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NATURE

Plastic from plants called costly

cells
A biodegradable plastic can be created from cells contained in fermented plants such as corn.  

August 27, 1999
Web posted at: 12:52 p.m. EDT (1652 GMT)

ENN



It is chemically possible to turn plants into plastics through the process of fermentation — it's just energy intensive and causes a lot of pollution, according to research presented Monday at a meeting of chemists in New Orleans, La.

Plastics derived the old-fashioned way, via petroleum, are more environmentally benign, Tillman Gerngross, a professor of engineering at Dartmouth College, said at the American Chemical Society meetings.

Gerngross examined the process by which corn is turned into plastics called polyhydroxyalkanoates (PHAs). The renewable resource-based plastic has similar properties to polystyrene — a widely used plastic that keeps fast-food warm and compact disks safe.

Of the alternative plastics that have been developed, PHAs are one of the leading candidates to replace conventional plastics on a large, industrial scale. They are made from plants and are 100 percent biodegradable.

"If we can get away from a plastic that is based on petrochemicals to something that is renewable, that would be fantastic," said Gerngross. "I did not expect this to have this sort of outcome."

To find out why PHAs are not the dream plastic, Gerngross looked at what it would take to actually produce the product. "If you add it all up, there is an enormous amount of energy."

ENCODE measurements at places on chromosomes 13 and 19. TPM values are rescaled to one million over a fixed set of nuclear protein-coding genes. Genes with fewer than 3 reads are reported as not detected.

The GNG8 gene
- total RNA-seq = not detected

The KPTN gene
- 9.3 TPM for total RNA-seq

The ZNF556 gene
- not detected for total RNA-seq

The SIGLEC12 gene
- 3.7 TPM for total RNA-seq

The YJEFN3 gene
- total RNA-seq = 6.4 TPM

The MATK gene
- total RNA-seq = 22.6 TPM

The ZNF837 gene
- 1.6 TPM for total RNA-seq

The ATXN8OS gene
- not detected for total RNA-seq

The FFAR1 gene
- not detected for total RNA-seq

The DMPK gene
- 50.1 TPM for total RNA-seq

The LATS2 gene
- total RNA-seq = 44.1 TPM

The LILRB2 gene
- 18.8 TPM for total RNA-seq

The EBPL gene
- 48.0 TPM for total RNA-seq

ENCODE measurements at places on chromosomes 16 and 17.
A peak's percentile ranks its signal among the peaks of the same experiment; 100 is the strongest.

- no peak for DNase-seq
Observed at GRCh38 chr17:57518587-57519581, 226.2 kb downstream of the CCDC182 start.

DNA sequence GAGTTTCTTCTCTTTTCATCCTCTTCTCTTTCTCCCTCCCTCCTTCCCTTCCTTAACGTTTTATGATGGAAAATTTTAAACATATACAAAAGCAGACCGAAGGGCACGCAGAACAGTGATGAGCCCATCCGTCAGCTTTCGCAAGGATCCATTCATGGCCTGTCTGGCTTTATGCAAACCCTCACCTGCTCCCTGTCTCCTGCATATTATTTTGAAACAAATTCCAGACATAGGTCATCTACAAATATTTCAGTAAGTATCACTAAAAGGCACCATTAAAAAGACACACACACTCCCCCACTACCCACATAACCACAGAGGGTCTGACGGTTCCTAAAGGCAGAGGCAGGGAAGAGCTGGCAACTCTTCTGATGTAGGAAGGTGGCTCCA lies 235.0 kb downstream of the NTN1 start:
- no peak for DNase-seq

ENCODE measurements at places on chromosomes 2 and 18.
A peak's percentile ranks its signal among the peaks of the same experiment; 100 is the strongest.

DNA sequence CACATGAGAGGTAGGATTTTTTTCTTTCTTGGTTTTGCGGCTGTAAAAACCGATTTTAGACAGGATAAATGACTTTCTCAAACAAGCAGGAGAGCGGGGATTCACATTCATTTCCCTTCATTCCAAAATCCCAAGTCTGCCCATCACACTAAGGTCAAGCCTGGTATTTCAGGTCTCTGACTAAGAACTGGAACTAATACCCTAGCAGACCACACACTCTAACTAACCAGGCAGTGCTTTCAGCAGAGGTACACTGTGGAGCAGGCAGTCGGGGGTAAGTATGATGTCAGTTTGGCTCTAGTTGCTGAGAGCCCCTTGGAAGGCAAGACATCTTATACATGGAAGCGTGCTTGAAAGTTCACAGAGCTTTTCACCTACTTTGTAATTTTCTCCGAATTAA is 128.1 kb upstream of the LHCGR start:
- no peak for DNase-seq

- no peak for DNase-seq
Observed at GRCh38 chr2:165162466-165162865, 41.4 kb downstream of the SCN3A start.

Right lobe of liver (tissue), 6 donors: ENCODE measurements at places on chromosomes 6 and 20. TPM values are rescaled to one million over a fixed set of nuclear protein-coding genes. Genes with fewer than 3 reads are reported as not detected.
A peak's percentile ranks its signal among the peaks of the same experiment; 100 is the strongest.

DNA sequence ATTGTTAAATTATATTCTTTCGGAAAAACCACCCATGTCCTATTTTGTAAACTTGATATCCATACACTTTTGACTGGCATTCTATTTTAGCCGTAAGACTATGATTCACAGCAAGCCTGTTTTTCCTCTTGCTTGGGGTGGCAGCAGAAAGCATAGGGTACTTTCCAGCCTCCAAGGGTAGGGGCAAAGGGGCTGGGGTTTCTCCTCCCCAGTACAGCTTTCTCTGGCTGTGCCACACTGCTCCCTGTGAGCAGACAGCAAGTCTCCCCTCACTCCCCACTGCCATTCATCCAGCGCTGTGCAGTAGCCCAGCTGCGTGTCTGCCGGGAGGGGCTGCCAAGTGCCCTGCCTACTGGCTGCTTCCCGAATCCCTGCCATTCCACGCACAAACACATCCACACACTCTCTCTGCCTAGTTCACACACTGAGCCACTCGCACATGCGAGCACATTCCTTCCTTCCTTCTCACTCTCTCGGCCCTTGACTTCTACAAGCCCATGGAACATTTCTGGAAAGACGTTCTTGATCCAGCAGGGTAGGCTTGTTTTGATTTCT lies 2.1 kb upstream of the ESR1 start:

The corn must be grown, harvested and transported to a processor where its glucose is extracted and fermented into cells containing PHA. The cells are washed, spun in a centrifuge and broken apart to release the PHA, which is again washed and centrifuged, then concentrated and dried to a powder.

Gerngross found that this process consumes 19 times more electricity, 22 percent more steam and seven times more water than the chemical method of manufacturing polystyrene.

"Using plants as the basis of polymer production sounds like a sustainable solution, but in this particular case the increased energy consumption has offset any benefits from switching to a renewable raw material," he said.

He found that the total energy needed to produce one pound of PHA is equivalent to the consumption of 2.39 pounds of fossil resources. Producing the same amount of polystyrene using chemical manufacture requires only 2.26 pounds of oil.

"In the fermentation process, the entire 2.39 pounds would have to be burned to produce energy; whereas in the chemical process only 1.26 pounds would be burned. So the polluting effects of the 'green' approach are also greater," he said. "Your net carbon dioxide emissions are going to be twice as high."

With international campaigns to reduce emissions of carbon dioxide on the horizon, such as the Kyoto Protocol, Gerngross believes the scientific community has lost perspective on just how much energy it takes to produce the renewable products.

Nevertheless, he is not saying that the use of plants to make plastics should be abandoned.

"It would be most unfortunate if this study were viewed as a general indictment of biological processing. We now have the tools to look at the environmental impact of biological processes. We expect some processes to fail this analysis but we anticipate others will demonstrate superior performance. We will be looking for both."

Copyright 1999, Environmental News Network, All Rights Reserved



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RELATED SITES:
Tillman Gerngross
American Chemical Society
Metabolix
American Plastics Council
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